DES MOINES — The Iowa Supreme Court has asked a group of criminal and civil lawyers, judges and court staff from judicial districts across the state to make recommendations on how criminal and civil jury trials will resume with coronavirus health restrictions.
The court is asking the 17-member Jumpstart Jury Trials Task Force to develop temporary policies and procedures for jury trials that will ensure the “fundamental rights of a defendant” to a jury trial, while at the same time “protecting the health and safety” of the jurors, attorneys, judges and the public, said Des Moines lawyer Guy Cook, co-chairman of the task force.
The court, Cook said Thursday, has put together a “good cross-section” of professionals who have experience with civil and criminal trials.
Task force members are:
• Associate Supreme Court Justice Mark McDermott, chairman
• Guy Cook, Des Moines criminal and civil attorney, co-chairman
• 4th Judicial District Judge Michael Hooper
• 5th Judicial District Judge David Porter
• Angela Campbell, Des Moines criminal defense attorney
• Jim Craig, Cedar Rapids civil attorney, president of Iowa Defense Counsel Association
• Janietta Criswell, clerk and jury manager, 8th Judicial District, Ottumwa
• Kathy Gaylord, district court administrator, 7th Judicial District, Davenport
• Patrick Jennings, Woodbury county attorney, Sioux City
• Julie Kneip, clerk of court, 2nd Judicial District, Fort Dodge
• Bill Miller, Des Moines civil attorney, chairman of Iowa State Bar Association litigation
• Todd Nuccio, Iowa state court administrator
• Jerry Schnurr, Fort Dodge civil attorney and president-elect of Iowa State Bar Association
• Jennifer Solberg, Woodbury County chief public defender
• Chad Swanson, Waterloo civil attorney, president of Iowa Association of Justice
• Brian Williams, Black Hawk county attorney
• Mark Headlee, information technology director of Iowa Judicial Branch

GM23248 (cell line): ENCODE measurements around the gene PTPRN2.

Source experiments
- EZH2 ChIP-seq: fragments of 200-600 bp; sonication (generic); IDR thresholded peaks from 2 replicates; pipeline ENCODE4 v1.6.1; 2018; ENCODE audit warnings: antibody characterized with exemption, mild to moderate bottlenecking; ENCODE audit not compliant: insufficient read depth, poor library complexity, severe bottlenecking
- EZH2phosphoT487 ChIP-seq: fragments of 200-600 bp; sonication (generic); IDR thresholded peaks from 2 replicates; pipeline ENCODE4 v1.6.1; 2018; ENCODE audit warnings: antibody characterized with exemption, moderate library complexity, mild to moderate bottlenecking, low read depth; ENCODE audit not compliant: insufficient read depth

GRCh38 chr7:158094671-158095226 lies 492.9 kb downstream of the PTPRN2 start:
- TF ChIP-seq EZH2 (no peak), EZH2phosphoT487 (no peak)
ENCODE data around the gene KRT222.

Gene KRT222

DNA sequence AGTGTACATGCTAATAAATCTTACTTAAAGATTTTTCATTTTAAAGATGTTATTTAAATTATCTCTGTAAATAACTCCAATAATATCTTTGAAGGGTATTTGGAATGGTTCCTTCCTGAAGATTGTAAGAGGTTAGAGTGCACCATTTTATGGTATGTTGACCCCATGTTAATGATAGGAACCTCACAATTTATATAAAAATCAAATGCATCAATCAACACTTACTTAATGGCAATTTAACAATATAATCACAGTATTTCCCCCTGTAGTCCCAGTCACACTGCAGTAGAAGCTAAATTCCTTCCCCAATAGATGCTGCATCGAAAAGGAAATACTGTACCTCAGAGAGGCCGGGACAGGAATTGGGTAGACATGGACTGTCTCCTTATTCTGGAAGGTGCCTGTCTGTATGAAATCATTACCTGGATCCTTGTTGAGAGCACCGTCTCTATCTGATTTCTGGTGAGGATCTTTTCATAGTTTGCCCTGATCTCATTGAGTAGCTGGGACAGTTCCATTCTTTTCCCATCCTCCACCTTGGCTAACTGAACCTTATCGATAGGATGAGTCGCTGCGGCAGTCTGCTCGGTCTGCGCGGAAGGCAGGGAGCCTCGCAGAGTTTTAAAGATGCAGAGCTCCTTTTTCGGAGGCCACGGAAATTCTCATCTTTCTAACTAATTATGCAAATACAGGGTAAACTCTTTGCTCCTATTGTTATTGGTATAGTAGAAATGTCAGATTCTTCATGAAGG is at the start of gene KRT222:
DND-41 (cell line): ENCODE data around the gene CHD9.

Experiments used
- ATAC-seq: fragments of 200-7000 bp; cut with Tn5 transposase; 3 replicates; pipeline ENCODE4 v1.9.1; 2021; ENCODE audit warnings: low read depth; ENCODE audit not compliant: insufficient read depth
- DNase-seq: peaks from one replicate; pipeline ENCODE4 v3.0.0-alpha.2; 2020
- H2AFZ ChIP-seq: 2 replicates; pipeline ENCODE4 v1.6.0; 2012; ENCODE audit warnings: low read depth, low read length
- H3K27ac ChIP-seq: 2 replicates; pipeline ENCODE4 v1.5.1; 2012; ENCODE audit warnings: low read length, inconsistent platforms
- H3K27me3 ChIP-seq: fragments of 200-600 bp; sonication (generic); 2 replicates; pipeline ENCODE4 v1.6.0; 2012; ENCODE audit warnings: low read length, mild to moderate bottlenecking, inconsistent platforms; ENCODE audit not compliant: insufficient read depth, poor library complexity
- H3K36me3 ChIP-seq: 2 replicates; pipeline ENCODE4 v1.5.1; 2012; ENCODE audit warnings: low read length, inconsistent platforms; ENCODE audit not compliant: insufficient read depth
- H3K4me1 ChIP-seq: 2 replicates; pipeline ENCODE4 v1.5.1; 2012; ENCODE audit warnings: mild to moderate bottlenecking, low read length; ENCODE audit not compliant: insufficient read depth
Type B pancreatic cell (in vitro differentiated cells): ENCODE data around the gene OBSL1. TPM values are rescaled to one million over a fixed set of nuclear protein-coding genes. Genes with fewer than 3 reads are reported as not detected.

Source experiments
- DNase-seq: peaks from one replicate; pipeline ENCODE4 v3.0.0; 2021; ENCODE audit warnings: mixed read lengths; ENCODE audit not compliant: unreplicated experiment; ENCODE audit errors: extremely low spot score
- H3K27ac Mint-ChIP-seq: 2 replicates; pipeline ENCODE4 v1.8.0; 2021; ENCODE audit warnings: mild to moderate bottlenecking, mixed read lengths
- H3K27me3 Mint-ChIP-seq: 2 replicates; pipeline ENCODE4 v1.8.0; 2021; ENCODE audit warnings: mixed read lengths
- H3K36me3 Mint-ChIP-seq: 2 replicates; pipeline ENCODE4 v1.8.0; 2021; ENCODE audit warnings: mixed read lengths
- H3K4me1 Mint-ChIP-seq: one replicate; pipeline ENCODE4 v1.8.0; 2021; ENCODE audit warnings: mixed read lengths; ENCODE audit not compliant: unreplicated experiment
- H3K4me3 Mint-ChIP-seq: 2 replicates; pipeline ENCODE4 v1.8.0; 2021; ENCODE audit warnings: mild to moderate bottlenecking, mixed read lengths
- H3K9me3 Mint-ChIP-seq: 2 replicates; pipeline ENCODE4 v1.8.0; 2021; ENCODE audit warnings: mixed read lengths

The committee will review the current schedule to resume jury trials that the court has established in consultation with public health officials and other health care providers, and recommend whether the schedule should be altered, according to the court’s order.
Jury criminal trials can resume July 13 and civil trials Aug. 3, according to the order.
The task force also will make recommendations for how those trials should proceed, according to the court’s order.
Members should develop policies and procedures aimed at protecting the health and safety of jurors, court staff, attorneys, judges and visitors throughout the trial process, particularly during the identification of potential jurors, summons of potential jurors, jury selection, trials, jury instructions and jury deliberations.
Cook said members will have to consider the challenges for each type of trial. More jurors, for example, are needed in a criminal case, so space and logistics will have to be considered with social distancing requirements.
That will be more difficult in the rural courthouses that have less space.
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A pool of 80 to 100 potential jurors are sometimes summoned for felony trials in larger counties, but that, too, may be a challenge with social distancing.
Another possibility would be requiring masks, but how will a mask affect the credibility of a witness if it hides the person’s facial expressions, Cook said.
These are all issues the members may encounter.
Steve Davis, Iowa Judicial Branch spokesman, said the goal is one uniform statewide plan, but it’s possible that each district may have some discretion, as in the previous orders issued during this pandemic, because of the differences in each county.
Davis said the task force members were chosen based on gender, background and geographic area.
The recommendations should be submitted to the court the first week in June.
Davis said he didn’t yet know when the task force would start meeting by phone or video conference or how often.
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